US Air Force’s ‘AI brain’ takes flight! Skyborg autonomous drone conducts first test in the sky WITHOUT a human at the controls
- US Air Force conducted the first flight of its Skyborg Autonomy Core System
- This system powers tactical drones without the need of human controllers
- The system was fitted in a drone that soared for over two hours over Florida
- The drone demonstrated basic maneuvers and safety operations
- The goal is to use the system to carry out missions too risky for human pilots
The US Air Force conducted a flight test that paves the way for AI-piloted fighter jets to man the skies.
The military group flew its Skyborg Autonomy Core System (ACS) for two hours and 10 minutes over Florida and Gulf of Mexico on April 29.
The technology is a combination of hardware and software designed to act as a brain for a drone, allowing it to conduct operations without human interference.
Fitted to a Kratos UTAP-22 tactical unmanned vehicle, the ACS demonstrated basic aviation capabilities and responded to navigational commands, while reacting to geo-fences, adhering to aircraft flight envelopes and demonstrating coordinated maneuvering.
The US Air Force conducted a flight test that paves the way for AI-piloted fighter jets to man the skies. The military group flew its Skyborg Autonomy Core System (ACS) for two hours and 10 minutes over Florida and Gulf of Mexico on April 29
The drone took off from Tyndall Air Force Base in Florida last month, the US Air Force announced the milestone last week.
Brig. Gen. Dale White, program executive officer for fighters and advanced aircraft as the Skyborg PEO, said: ‘We’re extremely excited for the successful flight of an early version of the ‘brain’ of the Skyborg system.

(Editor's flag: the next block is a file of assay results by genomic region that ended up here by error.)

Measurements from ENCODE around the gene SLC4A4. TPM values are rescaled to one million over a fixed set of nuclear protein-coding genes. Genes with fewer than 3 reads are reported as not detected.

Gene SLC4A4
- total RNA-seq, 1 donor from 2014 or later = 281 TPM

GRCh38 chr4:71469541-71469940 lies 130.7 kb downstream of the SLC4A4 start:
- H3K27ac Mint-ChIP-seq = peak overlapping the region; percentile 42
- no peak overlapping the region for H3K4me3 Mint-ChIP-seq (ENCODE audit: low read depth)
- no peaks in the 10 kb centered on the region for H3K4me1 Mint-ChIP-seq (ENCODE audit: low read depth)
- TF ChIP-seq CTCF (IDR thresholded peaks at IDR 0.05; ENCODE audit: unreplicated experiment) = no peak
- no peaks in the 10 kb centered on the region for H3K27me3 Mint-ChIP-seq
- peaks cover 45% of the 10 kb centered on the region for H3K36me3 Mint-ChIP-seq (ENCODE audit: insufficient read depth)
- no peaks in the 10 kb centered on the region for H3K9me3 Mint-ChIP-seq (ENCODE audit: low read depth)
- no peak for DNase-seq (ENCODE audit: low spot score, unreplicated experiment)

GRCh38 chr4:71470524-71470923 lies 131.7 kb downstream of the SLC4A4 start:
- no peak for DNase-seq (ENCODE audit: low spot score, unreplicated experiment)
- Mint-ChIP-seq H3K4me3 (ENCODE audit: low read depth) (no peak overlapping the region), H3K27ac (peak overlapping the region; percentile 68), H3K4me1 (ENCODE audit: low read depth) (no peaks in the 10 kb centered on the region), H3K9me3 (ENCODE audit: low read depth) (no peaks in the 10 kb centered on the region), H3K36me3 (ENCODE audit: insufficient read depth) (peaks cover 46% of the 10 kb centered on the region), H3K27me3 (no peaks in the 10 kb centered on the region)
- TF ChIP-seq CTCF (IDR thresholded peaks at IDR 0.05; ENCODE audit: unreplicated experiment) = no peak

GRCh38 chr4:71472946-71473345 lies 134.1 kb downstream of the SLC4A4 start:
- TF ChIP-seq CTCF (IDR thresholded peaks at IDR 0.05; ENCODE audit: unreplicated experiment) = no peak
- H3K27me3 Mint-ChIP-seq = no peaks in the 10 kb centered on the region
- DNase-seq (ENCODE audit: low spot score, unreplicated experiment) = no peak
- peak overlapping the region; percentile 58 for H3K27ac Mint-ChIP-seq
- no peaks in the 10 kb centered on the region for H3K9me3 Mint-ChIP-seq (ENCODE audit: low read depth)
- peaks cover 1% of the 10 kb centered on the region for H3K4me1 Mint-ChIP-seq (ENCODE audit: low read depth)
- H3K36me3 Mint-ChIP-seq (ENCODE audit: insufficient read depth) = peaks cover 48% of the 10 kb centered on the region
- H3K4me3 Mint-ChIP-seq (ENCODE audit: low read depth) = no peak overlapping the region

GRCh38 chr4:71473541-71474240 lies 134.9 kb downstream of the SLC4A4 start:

‘It is the first step in a marathon of progressive growth for Skyborg technology.
‘These initial flights kick off the experimentation campaign that will continue to mature the ACS and build trust in the system.’
The technology is a combination of hardware and software designed to act as a brain for a drone, allowing it to conduct operations without human interference
The successful flight test is only the tip of the iceberg, as the Air Force aims to unleash a fleet of Skyborg drones that will operate alongside manned fighter jets and take on missions that would endanger human pilots.
And the Skyborg can accompany a crewed fighter jet to provide assistance.
Using the system is not just a flash machine, but it will also increase pilot survivability, Popular Mechanics reports.
Skyboard also reduces cost for the military – using a single drone without soldiers is half the cost of piloted flights.
And being able to send a drone at a moments notice will boost operations abilities, but letting groups carry out missions soon.
Brig. Gen. Scott Cain, serves as the executing agent for these test missions, said: ‘As we have throughout our history, the test enterprise is adapting our people and capabilities to support this rapidly maturing technology, and the execution of this flight test is a great milestone for our closely integrated development and acquisition team.
‘Safely executing this test and providing the knowledge needed to advance the technology is at the heart of what we do. And as always, we’re highly motivated to help bring war-winning technology to the next fight.’